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As a Catholic, I'm often baffled by other Christians who base their faith purely off personal interpretation of the Bible as the be-all-end-all proof for everything under the sun (which is what I mean by Sola Scriptura).

I understand the need to figure out what's going on in the bible and the need to live your life according to wisdom of the prophets and saints and especially heed the words of Jesus. But where did the idea come from that everyone can interpret the bible for themselves? Is this just a common Catholic prejudice or a misunderstanding?

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There are some great answers here regarding Sola Scriptura that pre-date the edits focusing the question on individual interpretation of the Bible. It might be wise to roll back this question, and clarify it to be about Sola Scriptura in particular (so that the answers remain applicable and available for reference), then start a new question regarding individual Biblical interpretation. –  HedgeMage Aug 24 '11 at 13:17
    
@flimzy, Hedge - yeah, this question isn't about the Doctrine of Sola Scriptura. The edits you proposed would be better off in an answer refuting my premise. If you want to ask that particular question, go ahead. –  Peter Turner Aug 24 '11 at 13:34
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@Peter Turner: I'm not sure I completely agree... Having a title that doesn't match the actual question makes searching harder. Then again, I don't know what the best course of action is. –  Flimzy Aug 28 '11 at 6:13
    
The title is -definitely- misleading as to what you were really asking and causes a lot confusion. I cannot ask the question "Why is the sky blue?" and then say "and by 'sky' I mean clouds" and still read a whole bunch of answers explaining why they sky is blue. Stupid example, but I'm not sure how else to explain this. If Peter Turner refuses to edit, a mod should do something about this. (And now that I realized the true question I cannot even undo my upvote.) –  felideon Sep 2 '11 at 1:40
    
Check out 2 Peter 1:20 "Knowing this first, that no prophecy of the scripture is of any private interpretation." (KJV) –  JustinY Sep 4 '11 at 4:00
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11 Answers

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The origin of 'sola scriptura' as a formal term comes from the Reformation, and has only an a posteriori justification in the scriptural text.

It may mean any of the following:

  1. Scripture is the only source for Christian teaching, morality, etc
  2. Scripture is the only real 'words of God'
  3. Christians do not need outside sources to interpret scripture

Luther presented it as an argument when the Roman Church at the time used its position as Magestierium to justify commanding things which at least ostensibly were against the words of scripture and quite frankly, against moral sensibility of the time.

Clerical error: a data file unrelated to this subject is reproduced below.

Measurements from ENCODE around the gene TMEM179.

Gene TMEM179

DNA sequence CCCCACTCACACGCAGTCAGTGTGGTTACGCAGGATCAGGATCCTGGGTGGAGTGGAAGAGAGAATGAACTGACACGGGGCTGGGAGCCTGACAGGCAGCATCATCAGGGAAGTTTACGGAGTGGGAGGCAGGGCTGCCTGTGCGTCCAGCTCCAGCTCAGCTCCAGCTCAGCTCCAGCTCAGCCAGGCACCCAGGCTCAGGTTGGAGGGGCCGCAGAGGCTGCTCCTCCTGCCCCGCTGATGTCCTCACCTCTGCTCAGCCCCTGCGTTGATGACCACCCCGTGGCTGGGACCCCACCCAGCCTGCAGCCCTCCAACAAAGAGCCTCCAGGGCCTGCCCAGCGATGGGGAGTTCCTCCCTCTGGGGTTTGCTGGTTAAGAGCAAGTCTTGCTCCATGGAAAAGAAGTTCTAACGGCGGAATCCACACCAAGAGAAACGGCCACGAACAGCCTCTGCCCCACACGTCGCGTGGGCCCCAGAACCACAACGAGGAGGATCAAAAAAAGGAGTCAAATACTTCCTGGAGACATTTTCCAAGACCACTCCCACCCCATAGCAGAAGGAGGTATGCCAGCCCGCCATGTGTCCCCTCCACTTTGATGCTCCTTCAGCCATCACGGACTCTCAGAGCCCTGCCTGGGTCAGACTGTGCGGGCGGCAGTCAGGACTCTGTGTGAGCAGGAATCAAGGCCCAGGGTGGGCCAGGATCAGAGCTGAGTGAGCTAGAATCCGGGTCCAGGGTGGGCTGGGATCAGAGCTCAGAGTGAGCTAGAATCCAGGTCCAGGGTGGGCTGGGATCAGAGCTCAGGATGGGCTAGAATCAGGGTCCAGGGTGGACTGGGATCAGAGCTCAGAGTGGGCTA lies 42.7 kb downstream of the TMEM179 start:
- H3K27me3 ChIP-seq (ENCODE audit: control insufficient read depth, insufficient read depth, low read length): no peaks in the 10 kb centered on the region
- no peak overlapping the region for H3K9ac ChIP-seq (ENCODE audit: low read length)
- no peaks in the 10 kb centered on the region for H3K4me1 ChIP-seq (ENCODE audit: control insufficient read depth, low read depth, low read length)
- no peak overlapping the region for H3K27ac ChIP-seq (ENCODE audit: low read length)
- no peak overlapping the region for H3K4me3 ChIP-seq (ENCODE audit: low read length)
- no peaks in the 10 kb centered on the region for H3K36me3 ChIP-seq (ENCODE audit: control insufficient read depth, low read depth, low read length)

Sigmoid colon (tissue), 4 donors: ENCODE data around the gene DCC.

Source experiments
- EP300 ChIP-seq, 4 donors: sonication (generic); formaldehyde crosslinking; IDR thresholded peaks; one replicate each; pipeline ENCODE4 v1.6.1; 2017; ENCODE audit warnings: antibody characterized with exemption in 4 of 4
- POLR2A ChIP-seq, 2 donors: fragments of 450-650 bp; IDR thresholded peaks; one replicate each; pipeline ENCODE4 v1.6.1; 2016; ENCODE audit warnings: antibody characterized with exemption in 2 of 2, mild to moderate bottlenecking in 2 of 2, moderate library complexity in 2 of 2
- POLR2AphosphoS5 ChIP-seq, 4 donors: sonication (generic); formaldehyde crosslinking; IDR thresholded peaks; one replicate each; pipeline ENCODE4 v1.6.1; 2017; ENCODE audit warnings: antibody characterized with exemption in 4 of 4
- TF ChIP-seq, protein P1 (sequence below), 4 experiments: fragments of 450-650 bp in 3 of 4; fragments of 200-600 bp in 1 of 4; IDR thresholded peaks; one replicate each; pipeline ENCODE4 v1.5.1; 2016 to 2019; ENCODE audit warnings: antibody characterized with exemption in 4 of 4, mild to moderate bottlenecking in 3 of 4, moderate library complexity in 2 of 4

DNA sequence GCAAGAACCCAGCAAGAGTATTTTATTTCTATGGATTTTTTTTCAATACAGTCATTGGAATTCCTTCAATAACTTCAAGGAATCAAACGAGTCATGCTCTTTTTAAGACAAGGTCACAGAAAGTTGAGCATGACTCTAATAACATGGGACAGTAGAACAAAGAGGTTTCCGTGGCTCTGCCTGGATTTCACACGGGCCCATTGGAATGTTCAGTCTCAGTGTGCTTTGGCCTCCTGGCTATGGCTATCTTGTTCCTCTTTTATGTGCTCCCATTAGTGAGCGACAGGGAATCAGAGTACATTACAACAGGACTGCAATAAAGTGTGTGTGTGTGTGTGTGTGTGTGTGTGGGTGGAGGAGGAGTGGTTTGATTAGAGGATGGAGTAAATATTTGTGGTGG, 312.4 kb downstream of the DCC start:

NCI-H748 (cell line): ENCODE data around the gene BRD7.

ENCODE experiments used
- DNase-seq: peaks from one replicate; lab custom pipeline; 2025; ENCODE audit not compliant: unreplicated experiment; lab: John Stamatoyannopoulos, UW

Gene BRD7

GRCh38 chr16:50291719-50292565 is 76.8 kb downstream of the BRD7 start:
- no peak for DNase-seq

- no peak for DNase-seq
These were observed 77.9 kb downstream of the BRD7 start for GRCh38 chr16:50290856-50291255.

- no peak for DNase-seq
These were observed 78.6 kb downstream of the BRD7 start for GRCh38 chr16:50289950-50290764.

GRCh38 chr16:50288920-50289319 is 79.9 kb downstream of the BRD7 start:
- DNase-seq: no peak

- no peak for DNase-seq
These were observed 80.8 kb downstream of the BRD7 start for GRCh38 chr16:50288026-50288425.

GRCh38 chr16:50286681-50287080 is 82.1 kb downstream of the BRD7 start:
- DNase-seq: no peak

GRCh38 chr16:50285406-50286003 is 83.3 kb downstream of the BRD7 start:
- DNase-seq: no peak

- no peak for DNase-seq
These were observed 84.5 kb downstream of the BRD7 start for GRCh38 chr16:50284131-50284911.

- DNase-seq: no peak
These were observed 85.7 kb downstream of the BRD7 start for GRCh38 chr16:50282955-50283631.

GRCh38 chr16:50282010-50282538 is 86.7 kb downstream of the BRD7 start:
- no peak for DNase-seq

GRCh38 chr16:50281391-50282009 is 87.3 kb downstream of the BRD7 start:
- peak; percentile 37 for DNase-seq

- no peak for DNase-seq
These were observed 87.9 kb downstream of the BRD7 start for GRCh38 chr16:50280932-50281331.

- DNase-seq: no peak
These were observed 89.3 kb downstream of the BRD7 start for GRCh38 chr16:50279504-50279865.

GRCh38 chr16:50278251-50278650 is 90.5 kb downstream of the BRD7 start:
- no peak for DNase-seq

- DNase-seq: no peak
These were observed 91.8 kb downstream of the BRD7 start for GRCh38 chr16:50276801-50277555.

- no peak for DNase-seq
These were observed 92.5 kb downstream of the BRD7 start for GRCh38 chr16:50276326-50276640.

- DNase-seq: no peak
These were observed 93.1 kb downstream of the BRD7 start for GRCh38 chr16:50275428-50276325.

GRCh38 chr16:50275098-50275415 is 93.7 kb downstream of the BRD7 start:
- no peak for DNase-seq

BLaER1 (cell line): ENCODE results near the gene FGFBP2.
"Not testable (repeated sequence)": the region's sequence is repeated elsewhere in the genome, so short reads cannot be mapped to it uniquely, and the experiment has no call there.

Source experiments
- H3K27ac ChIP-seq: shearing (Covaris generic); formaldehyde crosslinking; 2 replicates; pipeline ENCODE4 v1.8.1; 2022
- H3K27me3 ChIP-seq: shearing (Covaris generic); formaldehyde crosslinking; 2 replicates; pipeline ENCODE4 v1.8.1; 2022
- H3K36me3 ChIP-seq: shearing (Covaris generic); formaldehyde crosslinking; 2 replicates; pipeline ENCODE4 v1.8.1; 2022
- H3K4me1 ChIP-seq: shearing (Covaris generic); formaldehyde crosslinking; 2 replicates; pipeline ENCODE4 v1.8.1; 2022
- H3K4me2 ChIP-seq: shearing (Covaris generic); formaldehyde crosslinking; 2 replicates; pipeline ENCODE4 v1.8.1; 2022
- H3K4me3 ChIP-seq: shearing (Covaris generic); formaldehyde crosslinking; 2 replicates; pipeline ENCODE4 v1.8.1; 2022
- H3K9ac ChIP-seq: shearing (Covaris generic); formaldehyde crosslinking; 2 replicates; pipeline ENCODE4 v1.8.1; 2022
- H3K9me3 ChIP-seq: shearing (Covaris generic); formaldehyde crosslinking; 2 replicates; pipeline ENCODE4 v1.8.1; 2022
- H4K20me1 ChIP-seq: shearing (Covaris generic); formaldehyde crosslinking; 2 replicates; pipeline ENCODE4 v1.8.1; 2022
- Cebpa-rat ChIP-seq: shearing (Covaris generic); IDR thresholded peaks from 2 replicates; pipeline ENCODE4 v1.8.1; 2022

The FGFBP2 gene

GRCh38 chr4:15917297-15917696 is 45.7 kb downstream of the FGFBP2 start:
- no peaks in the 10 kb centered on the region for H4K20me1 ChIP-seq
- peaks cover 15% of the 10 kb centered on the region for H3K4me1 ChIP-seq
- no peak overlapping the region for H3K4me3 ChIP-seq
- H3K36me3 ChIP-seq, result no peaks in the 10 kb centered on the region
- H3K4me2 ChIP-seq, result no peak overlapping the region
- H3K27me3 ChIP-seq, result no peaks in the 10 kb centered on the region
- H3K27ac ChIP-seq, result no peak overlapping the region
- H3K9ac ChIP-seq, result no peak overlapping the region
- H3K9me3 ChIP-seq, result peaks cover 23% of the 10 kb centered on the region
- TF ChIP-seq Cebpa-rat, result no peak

In Luther's time it simply meant that a believer did not need the Church's approval to read the scripture, that a properly trained believer needed only the scripture to understand the faith. This did not at the time presume that any person anywhere could just pick up a bible and instantly understand the faith and be a Christian.

Traditionally, the Church was considered 'the Pillar and Ground of Truth', but also, 'All Scripture is God Breathed and is useful for teaching, rebuking, correcting...' and you also had 'what we have handed down to you in word and epistle.' (kergyma) Therefore, there were always multiple sources. Sola Scriptura emerges as an attempt to reposition the authority of scripture in an era in which Church had become really the only authority, at least in Luther's view.

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Sola Scriptura is well defined as scripture as the sole infallible rule for faith and practice. See the WCF, 1689 LBCF, HC, near any confession of the mainline Protestant churches. Please consider using this definition to tailor your response. –  sam May 28 '12 at 19:26
    
I believe I covered that in pt 1: 'Scripture is the only source for Christian teaching, morality...' –  RiverC Jun 2 '12 at 2:11
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As I understand it, the term Sola Scriptura isn't about personal interpretation so much as it refers to a closed canon, the notion that the Bible is complete and contain all necessary knowledge for salvation, and that no other words from any other source can legitimately be added to it and hold canonical status alongside the Bible.